Buddhist monastic settlements were established in the western and northern slopes of the boulder-strewn hills surrounding the Sigiriya rock, during the third century B.C. Several rock shelters or caves had been created during this period. These shelters were made under large boulders, with carved drip ledges around the cave mouths. Rock inscriptions are carved near the drip ledges on many of the shelters, recording the donation of the shelters to the Buddhist monastic order as residences. These have been made within the period between the third century B.C and the first century CE.

Man made features

Sigiriya is considered one of the most important urban planning sites of the first millennium, and the site plan is considered very elaborate and imaginative. The plan combined concepts of symmetry and asymmetry to intentionally interlock the man-made geometrical and natural forms of the surroundings. On the west side of the rock lies a park for the royals, laid out on a symmetrical plan; the park contains water retaining structures, including sophisticated surface/subsurface hydraulic systems, some of which are working even today. The south contains a man made reservoir; these were extensively used from previous capital of the dry zone of Sri Lanka. Five gates were placed at entrances. The more elaborate western gate is thought to be reserved for the royals.

Sigiriya consists of an ancient castle built by King Kasyapa during the 5th century AD. The Sigiriya site has the remains of an upper palace sited on the flat top of the rock, a mid-level terrace that includes the Lion Gate and the mirror wall with its frescoes, the lower palace that clings to the slopes below the rock, and the moats, walls and gardens that extend for some hundreds of meters out from the base of the rock.Sigriya Located in the north-central province of Sri Lanka, Sigriya-a city, palace and garden complex centering a 200 meter high rock-is unofficially known as the 8th wonder of the world. Literally, the word Sigriya means the Lion Rock. Sigriya is Sri Lanka's most recognizable landmark and has been declared as a World Heritage Site.

Built in the 5 century AD, this magnificent complex of geometrically laid gardens, pools, fountains as well as oldest surviving murals of maidens was palace of the King Kasyapa. The Complex consists of the central rock, rising 200 meters above the surrounding plain, and the two rectangular precincts on the east (90 hectares) and the west (40 hectares), surrounded by two moats and three ramparts.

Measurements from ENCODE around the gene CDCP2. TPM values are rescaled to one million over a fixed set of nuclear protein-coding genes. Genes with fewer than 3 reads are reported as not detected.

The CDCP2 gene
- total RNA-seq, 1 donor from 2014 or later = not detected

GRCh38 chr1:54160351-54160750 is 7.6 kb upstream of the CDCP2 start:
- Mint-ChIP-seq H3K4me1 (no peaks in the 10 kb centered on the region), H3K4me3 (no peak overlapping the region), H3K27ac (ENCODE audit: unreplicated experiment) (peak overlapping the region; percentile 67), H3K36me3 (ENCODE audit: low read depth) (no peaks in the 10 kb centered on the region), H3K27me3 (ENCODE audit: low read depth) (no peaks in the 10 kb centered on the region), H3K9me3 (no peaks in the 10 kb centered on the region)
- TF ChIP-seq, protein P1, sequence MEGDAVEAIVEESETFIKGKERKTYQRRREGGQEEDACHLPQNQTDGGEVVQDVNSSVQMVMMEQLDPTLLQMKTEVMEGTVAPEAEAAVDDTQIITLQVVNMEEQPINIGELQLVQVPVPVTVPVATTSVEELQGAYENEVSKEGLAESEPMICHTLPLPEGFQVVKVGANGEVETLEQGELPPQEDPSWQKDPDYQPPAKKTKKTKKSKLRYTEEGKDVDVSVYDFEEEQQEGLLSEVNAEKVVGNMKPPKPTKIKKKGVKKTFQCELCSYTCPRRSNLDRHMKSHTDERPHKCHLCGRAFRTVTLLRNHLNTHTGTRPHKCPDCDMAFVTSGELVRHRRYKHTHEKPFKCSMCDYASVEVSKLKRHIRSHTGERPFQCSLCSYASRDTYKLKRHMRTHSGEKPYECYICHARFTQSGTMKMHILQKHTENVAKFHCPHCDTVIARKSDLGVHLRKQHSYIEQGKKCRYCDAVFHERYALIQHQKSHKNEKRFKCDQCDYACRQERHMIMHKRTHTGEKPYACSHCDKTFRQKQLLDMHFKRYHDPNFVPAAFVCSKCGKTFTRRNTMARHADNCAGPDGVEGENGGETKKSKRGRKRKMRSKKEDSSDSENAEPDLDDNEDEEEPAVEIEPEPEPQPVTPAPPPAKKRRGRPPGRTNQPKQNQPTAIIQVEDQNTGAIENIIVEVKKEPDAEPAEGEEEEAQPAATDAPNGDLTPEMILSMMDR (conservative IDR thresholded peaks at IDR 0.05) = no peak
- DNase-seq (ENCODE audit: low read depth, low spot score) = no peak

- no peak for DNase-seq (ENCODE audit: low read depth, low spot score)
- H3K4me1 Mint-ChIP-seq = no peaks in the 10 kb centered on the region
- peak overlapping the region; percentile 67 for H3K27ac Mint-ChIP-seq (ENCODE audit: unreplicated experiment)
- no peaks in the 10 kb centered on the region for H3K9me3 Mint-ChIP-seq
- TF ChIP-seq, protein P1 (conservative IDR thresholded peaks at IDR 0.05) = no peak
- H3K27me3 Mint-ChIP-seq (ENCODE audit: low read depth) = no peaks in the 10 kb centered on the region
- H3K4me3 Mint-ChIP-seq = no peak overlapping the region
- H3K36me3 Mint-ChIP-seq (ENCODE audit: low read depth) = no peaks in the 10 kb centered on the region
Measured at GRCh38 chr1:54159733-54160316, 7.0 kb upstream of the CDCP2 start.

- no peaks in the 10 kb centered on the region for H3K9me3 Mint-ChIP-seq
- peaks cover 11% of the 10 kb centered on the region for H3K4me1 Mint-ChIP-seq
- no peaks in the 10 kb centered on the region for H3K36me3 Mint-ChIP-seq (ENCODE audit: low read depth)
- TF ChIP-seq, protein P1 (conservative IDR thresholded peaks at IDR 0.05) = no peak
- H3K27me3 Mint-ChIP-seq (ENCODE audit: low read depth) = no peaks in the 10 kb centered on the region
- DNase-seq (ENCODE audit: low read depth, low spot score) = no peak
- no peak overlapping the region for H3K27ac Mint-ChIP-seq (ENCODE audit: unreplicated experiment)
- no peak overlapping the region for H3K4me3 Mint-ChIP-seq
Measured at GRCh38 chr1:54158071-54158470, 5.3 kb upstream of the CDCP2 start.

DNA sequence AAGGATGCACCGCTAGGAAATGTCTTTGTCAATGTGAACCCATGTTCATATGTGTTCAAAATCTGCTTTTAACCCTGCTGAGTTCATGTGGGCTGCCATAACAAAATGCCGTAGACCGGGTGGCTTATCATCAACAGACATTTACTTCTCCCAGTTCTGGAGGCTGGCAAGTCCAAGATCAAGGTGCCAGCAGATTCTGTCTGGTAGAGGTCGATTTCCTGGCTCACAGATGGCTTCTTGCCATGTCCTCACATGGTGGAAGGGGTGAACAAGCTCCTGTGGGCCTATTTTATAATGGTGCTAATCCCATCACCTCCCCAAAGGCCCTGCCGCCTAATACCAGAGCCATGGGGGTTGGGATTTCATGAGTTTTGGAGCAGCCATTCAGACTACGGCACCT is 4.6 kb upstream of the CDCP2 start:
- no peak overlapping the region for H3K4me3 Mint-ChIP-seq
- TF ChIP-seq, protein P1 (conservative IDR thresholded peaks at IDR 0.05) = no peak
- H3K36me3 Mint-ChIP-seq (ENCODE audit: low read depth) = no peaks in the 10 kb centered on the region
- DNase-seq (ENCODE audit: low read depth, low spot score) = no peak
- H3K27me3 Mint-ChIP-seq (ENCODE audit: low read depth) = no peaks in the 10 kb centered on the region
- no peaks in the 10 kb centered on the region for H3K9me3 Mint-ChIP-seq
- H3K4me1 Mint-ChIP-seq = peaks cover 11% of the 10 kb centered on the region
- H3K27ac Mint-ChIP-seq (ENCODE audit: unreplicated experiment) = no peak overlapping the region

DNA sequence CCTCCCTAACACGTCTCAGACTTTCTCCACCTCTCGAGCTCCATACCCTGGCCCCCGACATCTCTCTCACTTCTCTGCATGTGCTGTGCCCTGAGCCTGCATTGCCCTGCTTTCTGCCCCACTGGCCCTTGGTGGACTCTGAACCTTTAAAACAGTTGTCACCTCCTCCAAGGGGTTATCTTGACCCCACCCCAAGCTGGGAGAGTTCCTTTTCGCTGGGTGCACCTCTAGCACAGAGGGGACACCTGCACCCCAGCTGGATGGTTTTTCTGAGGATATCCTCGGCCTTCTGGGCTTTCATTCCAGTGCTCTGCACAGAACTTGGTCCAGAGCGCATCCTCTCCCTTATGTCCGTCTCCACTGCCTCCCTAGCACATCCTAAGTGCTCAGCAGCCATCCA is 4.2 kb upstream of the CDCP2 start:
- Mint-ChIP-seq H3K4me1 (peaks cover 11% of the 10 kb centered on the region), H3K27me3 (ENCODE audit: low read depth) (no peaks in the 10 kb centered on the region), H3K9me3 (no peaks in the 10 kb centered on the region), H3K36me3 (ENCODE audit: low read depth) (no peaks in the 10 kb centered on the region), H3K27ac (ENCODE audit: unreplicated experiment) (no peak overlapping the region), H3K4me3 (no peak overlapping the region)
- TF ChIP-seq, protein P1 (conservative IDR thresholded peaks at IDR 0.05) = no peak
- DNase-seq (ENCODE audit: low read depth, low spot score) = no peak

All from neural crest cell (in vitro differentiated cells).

The 650 ft monolith was once a rock fortress and a royal citadel from 477 to 495 AD. The most significant feature of the Rock would have been the Lion staircase leading to the palace garden on the summit. All that remains now are the two colossal paws and a mass of brick masonry that surround the ancient limestone steps and the cuts and groves on the rock face give an idea of the size and shape of the lion figure. There are also remains of paintings in some of the caves at the foot of the rock. Of special significance is the painting on the roof of the Cobra Hood Cave. The cave with its unique shape dates back to the pre-Christian era

The pleasure gardens on the western side of the rock are studded with ponds, fountains and promenades showing a glorious past. The miniature water garden just inside the inner wall of the western precinct consists of water pavilions, pools, cisterns, courtyards, conduits and watercourses. The largest water garden has a central island surrounded by water and linked to the main precinct by cardinally oriented causeways. The fountain garden is a narrow precinct on two levels. Western half has two long and deep pools, with shallow serpentine streams draining into the pools. These fountains are still active during the rainy season from November to January.

Climbing up the rock you will see the Mirror Wall, a highly polished rock surface that has weathered the times to shine and reflect even today. In a sheltered pocket are the famous frescoes of beautiful maidens, which appear to rise out of the clouds. A climb to the top is rewarded by a panoramic view of the surrounding countryside.

Moat

Gardens

Water garden

Boulder -gardens

Sigiriya Frescos

Mirror Wall with Graffiti

Lion's mouth

Palace at the summit